One of the problems we have is a lack of visionary

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Unformatted text preview: tting spending and reining in the size of government. Moreover, Republicans, including tea party Republicans, are wary that appearing to cave to Democrats on spending could leave them vulnerable to primary challenges from the right in 2012. “Democrats know that if main street Republicans and tea party Republicans split, it’s all over,” says 10-term Rep. Jack Kingston (R) of Georgia. In a nod to today’s rally, Senate Republicans Thursday afternoon will launch a “consensus balanced budget amendment to the Constitution,” a move they say will “dramatically cut the nation’s $14 trillion debt.” Tea Party hates spending and has enough clout to get other Republicans to go along with them LA Times, 2-11-11 (“At 'tea party' urging, Republicans deepen spending cuts”, accessed June 28, 2011, EJONES) House Republicans called for cuts in hundreds of government programs Friday night in a $61-billion savings package they toughened at the demand of "tea party"-backed conservatives. From education to job training, the environment and nutrition, few domestic programs were would be left untouched — and some were would be eliminated — in the measure, which is expected to reach the floor for a vote next week. Among the programs targeted for elimination are Americorps and the Corporation for Public Broadcasting. In contrast, spending on defense and veterans' programs were protected. The measure marks an initial down payment by newly empowered Republicans on their promise to rein in federal deficits and reduce the size of government. In a statement, House Majority Leader Eric Cantor (R-Va.) called the measure "a historic effort to get our fiscal house in order and restore certainty to the economy . This legislation will mark the largest spending cut in modern history and will help restore confidence so that people can get back to work." Democrats harshly criticized the bill, signaling the onset of weeks of [CARD CONTINUES] Gonzaga Debate Institute 2011 81 Mercury Politics Spending – Unpopular – Tea Party (3/4) [CARD CONTINUED, NO TEXT REMOVED] partisan struggle over spending priorities. House Democratic minority leader Nancy Pelosi (D-San Francisco) issued a statement calling the bill irresponsible, adding that it would "target critical education programs like Head Start, halt innovation and disease research, end construction projects to rebuild America and take cops off the beat." But first-term Republican conservatives claimed victory after forcing their own leadership to expand the measure. "$100 billion is $100 billion is $100 billion," said Rep. Tim Scott (R-S.C.), referring to the amount the revised package would cut from President Obama's budget request of a year ago. That was the amount contained in the Republican "Pledge to America" in last fall's campaign, and when party leaders initially suggested a smaller package of cuts this week, many of the 87-member freshman class who have links to the tea party rebelled. But Obama's budget was never enacted,...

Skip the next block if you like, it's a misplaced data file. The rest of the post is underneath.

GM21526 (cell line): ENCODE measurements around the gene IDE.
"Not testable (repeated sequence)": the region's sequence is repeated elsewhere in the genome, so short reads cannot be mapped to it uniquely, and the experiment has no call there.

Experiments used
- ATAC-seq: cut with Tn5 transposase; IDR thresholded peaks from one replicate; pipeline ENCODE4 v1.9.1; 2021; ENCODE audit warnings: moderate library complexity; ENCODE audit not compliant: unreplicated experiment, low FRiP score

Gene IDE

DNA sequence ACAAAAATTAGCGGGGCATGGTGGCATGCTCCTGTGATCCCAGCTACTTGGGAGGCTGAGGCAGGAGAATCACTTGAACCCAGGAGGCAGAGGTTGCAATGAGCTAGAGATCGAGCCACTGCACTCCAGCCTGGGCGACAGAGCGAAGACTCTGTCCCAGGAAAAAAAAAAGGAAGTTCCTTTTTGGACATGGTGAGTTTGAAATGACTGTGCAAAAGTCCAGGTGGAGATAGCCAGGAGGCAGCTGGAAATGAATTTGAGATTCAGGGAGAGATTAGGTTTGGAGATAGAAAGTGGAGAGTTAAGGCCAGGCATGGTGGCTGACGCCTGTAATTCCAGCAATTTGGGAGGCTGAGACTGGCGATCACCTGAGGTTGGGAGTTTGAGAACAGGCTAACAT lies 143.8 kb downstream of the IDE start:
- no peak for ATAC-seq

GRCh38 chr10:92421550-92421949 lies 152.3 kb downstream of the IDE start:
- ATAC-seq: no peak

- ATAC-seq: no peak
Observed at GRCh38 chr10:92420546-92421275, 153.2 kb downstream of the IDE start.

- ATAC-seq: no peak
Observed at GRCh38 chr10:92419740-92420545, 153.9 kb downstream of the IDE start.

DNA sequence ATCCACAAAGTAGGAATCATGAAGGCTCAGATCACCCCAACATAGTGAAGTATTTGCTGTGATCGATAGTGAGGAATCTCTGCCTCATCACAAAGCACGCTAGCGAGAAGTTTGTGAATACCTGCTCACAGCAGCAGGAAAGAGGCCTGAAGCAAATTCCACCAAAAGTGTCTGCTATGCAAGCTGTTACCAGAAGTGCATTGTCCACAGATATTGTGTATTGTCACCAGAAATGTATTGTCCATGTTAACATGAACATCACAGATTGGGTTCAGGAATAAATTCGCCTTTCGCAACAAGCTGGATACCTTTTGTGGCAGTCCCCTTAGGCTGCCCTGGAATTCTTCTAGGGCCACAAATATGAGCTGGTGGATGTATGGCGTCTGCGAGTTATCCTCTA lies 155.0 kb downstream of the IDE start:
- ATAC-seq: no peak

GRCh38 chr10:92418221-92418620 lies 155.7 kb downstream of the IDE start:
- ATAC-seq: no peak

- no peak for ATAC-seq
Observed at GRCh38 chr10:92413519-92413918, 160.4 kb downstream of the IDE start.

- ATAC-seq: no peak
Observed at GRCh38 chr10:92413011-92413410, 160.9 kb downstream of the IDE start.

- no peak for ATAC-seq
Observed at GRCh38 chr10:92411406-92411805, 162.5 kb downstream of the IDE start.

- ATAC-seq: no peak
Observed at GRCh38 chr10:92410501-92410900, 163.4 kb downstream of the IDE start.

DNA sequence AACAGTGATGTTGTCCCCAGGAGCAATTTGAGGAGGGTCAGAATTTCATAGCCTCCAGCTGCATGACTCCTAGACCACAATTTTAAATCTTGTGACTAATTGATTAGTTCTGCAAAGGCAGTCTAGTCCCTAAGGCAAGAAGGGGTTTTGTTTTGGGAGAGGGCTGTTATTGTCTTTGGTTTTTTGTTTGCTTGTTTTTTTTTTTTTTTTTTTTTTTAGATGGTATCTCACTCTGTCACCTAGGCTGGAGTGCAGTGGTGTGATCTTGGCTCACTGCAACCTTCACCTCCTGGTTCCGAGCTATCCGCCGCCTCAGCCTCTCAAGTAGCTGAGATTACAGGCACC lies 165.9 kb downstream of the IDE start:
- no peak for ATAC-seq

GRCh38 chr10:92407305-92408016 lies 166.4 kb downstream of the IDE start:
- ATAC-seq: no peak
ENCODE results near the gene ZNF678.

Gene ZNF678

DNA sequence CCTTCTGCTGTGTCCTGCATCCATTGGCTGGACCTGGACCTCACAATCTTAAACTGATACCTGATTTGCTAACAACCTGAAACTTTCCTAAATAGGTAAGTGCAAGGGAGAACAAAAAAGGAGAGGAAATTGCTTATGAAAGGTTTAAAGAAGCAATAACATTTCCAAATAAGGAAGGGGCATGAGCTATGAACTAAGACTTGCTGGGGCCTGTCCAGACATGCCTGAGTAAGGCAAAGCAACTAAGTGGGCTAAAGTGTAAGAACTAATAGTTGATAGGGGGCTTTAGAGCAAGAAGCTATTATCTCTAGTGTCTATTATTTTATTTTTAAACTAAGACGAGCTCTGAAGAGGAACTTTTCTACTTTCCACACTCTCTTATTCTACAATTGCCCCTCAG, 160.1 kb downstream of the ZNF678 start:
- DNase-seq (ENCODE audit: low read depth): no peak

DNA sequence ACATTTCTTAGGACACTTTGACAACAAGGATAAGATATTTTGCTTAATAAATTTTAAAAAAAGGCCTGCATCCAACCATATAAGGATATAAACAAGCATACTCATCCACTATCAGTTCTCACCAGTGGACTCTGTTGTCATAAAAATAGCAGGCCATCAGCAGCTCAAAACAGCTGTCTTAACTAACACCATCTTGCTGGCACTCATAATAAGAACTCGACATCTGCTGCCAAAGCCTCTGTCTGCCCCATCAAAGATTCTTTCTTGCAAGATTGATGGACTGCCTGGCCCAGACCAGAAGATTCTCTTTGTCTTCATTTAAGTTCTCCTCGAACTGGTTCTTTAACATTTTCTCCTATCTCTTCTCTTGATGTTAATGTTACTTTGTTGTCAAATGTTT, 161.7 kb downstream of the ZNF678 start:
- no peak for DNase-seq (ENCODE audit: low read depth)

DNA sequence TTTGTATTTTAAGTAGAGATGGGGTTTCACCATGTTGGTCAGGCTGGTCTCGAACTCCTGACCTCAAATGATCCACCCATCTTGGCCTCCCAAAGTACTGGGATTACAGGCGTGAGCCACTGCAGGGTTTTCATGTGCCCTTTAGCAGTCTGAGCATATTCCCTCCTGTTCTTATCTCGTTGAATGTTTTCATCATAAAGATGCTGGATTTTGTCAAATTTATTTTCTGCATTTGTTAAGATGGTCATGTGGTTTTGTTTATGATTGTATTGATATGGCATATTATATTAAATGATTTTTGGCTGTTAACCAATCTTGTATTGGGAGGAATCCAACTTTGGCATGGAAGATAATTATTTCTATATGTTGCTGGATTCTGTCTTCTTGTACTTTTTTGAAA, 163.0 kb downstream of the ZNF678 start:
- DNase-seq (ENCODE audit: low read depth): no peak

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This note was uploaded on 01/14/2013 for the course POL 090 taught by Professor Framer during the Spring '13 term at Shimer.

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